ELLE Talent Competition 2017: Runner Up, Caitlin Black

When we launched this year's annual writing competition with the brief to pen a memoir about 'The Outfit I Will Never Wear Again', nearly 1,000 aspiring writers entered. Here is one of our five runners up.

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I was sixteen years old when I found them in a box filled with my mum's clothes from the eighties. She was a fashion buyer and had every high- waisted, bright coloured, shoulder padded emblem of the era of excess.

I poked through her iridescent jumble of clothing, fascinated by the stark difference between her wardrobe from her twenties to my more subdued, less architectural clothing of my teens.

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I had no choice but to try everything on! I put on every piece form my mum's box of confident clothing and modelled them for her, feeling both silly and excited whilst suddenly lusting after blue eye shadow and hair higher than heaven.

It was difficult to find a piece I could feel comfortable wearing with modern accessories, without looking like I was headed to a dress up party or a dodgy Madonna wannabe.

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Then I saw them; a pair of extremely structured, black high-waisted jodhpurs.

Apparently equestrian wear had a moment in the eighties and not in the Ralph Lauren sense.

Never had I seen pants that gave one the illusion of larger thighs instead of slimming them away.

Apparently equestrian wear had a moment in the eighties and not in the Ralph Lauren sense.

Yet as I pulled them on, I fell in love with them. These bizarre angular things of beauty needed an occasion to be worn, and I was going to find it.

At sixteen I didn't shy away from more extravagant clothing, as I used my sartorial choices as a weapon of rebellion against the trend driven, cult like nature of most teenage girls' style.

Yet wearing elbows on my thighs had never crossed my mind as a cool way to look different.

The occasion of an after party, for my schools end of year ball, at a club presented itself. This was the moment to pretend I was Brooke Shields and that I knew how to ride a horse.

The borderline religious ceremony of getting ready for a night out took longer than usual.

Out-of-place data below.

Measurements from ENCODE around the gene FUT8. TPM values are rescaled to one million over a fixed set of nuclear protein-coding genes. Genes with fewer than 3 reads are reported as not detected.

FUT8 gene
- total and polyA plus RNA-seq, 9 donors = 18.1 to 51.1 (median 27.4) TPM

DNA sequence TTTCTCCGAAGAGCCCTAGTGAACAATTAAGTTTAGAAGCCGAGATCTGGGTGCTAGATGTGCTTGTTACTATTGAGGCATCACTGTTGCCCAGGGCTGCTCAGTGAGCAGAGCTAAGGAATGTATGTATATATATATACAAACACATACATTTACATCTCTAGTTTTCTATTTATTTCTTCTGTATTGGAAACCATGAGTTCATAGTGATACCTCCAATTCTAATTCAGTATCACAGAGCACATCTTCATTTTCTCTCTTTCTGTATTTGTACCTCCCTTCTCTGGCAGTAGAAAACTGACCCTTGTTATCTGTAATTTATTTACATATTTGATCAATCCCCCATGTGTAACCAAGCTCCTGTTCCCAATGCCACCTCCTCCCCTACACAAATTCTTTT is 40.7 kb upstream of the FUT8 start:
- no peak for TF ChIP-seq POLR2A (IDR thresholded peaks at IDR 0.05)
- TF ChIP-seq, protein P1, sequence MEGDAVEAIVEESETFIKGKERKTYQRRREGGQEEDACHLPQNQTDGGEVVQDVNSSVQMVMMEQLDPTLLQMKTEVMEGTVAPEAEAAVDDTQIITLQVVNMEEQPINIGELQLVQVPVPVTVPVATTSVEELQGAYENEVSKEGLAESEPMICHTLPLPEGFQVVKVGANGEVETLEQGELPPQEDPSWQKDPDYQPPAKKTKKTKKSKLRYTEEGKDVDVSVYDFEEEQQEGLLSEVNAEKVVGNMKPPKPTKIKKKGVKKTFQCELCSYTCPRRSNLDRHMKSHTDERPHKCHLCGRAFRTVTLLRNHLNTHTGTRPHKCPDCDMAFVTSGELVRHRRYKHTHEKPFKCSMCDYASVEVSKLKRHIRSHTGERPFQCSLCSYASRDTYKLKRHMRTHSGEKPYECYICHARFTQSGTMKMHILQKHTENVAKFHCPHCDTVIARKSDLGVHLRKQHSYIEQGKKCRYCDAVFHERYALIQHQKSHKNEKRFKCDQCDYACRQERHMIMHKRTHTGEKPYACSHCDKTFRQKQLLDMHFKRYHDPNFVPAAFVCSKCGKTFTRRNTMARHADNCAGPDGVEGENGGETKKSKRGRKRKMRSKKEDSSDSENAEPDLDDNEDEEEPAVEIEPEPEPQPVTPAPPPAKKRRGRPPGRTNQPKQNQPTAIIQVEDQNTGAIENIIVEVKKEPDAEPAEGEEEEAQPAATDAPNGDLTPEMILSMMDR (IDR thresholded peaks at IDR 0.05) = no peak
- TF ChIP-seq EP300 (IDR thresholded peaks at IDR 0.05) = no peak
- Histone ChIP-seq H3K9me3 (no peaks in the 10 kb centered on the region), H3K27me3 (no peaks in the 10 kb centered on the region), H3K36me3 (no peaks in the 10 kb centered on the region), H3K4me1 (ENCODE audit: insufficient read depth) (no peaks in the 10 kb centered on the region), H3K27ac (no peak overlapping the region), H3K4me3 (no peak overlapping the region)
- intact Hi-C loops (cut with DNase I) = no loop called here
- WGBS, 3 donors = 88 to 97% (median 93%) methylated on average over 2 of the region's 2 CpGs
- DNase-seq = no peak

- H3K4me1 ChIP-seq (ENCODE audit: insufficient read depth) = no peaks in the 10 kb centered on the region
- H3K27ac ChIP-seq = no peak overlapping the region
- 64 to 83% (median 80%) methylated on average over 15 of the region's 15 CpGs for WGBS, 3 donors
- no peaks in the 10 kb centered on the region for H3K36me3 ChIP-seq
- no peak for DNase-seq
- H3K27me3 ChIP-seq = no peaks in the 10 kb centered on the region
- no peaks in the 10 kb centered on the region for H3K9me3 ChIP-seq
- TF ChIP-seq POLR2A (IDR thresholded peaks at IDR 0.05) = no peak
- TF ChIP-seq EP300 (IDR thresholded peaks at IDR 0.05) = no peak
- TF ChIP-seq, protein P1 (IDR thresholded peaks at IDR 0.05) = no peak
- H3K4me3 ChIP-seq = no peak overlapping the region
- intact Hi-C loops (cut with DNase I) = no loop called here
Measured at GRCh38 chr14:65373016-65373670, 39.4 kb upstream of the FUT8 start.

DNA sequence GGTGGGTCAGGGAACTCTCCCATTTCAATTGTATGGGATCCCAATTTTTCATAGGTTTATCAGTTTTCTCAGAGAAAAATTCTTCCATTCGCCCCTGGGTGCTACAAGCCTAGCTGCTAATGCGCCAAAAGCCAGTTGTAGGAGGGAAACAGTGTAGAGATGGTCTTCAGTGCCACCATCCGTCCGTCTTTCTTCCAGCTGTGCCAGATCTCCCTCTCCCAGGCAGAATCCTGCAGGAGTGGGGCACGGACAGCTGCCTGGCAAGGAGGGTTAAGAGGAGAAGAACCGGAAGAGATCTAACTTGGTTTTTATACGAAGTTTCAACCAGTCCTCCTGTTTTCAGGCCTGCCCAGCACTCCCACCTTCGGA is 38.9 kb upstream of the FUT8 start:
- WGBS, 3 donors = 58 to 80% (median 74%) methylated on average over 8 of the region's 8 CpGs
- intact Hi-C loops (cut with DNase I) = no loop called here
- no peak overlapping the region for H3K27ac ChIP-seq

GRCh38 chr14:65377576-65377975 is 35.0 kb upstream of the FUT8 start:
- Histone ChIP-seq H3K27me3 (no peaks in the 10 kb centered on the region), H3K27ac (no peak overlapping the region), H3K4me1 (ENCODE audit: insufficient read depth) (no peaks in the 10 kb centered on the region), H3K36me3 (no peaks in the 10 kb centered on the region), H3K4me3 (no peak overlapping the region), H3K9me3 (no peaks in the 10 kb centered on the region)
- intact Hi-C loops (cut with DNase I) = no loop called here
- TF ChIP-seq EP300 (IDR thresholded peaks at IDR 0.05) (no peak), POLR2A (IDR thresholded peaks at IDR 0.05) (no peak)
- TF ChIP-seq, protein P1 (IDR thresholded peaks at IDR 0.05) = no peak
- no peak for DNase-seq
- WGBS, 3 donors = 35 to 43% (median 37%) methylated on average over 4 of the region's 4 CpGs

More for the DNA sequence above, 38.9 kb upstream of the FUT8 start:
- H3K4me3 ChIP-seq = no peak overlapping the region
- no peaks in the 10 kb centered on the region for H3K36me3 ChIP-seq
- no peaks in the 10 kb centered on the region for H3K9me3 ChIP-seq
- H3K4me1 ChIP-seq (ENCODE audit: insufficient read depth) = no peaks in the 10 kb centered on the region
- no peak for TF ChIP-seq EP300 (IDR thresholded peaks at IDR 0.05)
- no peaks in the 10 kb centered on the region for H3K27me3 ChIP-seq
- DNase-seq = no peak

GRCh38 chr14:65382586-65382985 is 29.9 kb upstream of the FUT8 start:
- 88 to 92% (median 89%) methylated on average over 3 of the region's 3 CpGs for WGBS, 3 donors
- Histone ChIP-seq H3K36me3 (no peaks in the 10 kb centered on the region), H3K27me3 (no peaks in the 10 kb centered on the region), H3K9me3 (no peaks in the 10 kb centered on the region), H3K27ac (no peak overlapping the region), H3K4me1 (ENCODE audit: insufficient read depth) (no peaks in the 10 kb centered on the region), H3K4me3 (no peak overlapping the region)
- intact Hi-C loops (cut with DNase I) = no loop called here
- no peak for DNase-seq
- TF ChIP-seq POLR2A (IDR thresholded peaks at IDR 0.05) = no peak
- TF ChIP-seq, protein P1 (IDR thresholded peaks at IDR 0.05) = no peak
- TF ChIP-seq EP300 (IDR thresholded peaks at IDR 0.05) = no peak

I pulled my long brunette locks into curlers, and decided to pair the jodhpurs with the highest, most sparkly heels I owned.

I used my sartorial choices as a weapon of rebellion against the trend driven, cult like nature of most teenage girls' style.

Then in my messy room filled with my slightly more sane friends putting on respectable LBDs, I yanked up my mother's trousers, smeared on red lipstick, because the glittery heels and obnoxious pants weren't enough and headed to the party, dressed to avenge a non-existent ex-boyfriend.

My rebellious act gave me the required attention and I managed to wall not wobble in my heels and thankfully not impale someone on the dance floor with the sharp edge of my trousers.

The night was fun and was an unsolicited moment of confidence for a pubescent teenage girl.

I understood the flash characteristic of the eighties and indulged in the frivolous dress up aspect of fashion.

I danced and laughed and flung my hazardously large hair around, before going home and becoming a millennial again.

I have never worn those jodhpurs again and probably never will.

But I will forever remember them as a token of a by-gone era of extravagant style and that time I really didn't care and wore the damn thing.

Competition winner Beth Crane, and five runners-up (Caitlin Black, Sian Norris, Angela Locatelli, Lily Peschardt and Victoria Richards) each receive a monogrammed Smythson notebook from Selfridges.


This article originally appeared in the August issue of ELLE UK

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